More than a toque, their hats include sales, marketing, production and R&D.
In the world of food manufacturing and R&D, there are chefs and there are food scientists. Both sets of skills are needed to create food products that are delicious and shelf-stable.
But a relatively new, hybrid discipline has inserted itself into the food industry: “Research Chef.” Sometimes called a “culinary scientist” or a “corporate R&D chef,” these experts are well-versed in both food science and the culinary arts.
Research chefs work in all sectors of the food industry, helping optimize finished products such as soups, seafood and dressings for the foodservice groups, as well as ingredient systems like sauces, spices and breading for food manufacturers to use in their finished products.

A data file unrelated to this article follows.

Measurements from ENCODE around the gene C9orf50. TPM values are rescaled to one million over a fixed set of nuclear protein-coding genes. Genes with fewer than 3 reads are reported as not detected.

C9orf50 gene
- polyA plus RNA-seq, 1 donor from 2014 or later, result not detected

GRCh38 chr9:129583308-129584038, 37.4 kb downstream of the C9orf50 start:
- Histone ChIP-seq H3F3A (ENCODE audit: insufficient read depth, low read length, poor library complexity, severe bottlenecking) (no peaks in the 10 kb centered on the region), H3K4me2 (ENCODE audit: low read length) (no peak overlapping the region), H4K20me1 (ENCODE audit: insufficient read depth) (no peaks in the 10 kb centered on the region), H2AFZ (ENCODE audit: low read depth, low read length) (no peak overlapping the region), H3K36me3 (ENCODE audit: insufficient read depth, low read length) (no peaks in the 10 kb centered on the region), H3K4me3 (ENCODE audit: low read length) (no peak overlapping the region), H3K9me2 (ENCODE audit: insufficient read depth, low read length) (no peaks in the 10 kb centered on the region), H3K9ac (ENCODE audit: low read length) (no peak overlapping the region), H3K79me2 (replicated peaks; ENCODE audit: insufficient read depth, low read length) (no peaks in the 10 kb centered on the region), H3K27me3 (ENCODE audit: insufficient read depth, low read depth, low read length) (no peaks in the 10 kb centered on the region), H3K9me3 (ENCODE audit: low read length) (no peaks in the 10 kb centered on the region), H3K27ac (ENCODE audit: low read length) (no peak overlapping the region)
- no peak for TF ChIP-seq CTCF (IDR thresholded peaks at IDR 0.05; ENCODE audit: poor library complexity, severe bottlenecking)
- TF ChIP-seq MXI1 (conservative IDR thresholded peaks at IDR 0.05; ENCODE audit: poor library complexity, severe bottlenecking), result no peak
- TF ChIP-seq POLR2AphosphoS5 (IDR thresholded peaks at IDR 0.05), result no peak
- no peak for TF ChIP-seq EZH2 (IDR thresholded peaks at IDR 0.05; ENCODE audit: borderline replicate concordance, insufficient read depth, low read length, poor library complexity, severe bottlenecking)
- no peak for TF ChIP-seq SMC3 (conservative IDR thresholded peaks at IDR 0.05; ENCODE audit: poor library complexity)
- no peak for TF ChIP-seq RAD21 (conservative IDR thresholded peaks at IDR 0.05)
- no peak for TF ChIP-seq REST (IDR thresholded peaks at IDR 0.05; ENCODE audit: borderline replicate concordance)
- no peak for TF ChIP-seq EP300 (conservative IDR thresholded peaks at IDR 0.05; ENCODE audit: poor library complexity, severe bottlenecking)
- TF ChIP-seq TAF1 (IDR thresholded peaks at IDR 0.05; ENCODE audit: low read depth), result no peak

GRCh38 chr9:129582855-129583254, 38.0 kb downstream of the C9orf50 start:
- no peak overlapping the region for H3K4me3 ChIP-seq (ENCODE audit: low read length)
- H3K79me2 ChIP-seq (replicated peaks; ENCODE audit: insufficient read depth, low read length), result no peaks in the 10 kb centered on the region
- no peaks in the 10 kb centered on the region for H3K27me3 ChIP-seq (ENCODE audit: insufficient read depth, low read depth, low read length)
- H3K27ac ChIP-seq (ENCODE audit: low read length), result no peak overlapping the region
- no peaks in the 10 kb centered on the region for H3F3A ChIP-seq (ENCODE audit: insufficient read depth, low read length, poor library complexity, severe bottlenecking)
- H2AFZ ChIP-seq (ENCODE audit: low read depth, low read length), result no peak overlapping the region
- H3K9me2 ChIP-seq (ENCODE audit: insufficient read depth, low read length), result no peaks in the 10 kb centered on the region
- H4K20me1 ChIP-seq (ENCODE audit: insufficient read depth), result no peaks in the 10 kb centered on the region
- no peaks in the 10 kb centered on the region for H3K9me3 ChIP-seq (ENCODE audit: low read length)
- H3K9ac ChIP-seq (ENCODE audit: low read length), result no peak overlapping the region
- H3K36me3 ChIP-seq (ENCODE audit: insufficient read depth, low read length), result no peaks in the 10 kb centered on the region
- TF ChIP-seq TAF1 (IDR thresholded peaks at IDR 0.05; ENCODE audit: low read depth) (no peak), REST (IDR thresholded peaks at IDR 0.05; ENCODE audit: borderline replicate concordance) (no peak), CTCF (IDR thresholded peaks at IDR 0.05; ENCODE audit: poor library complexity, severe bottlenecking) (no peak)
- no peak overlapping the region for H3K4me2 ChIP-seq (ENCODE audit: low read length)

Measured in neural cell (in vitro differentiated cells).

There are specific job responsibilities, such as customer presentations, attending trade shows, trend research and creating gold standard prototypes — all are part of the research chef’s job. But the most important thing a research chef must relate to is how to create a formula or recipe on the bench that can be mass-produced. They need to have a good understanding of their manufacturing equipment and how to work with brix, pH, viscosity and a wealth of other parameters both chemical and culinary to ensure the final products are always consistent.
Looking in on a typical day for a research chef gives a more comprehensive view of that role within a company, highlighting the types of skills these chefs need to develop safe, consistent quality products…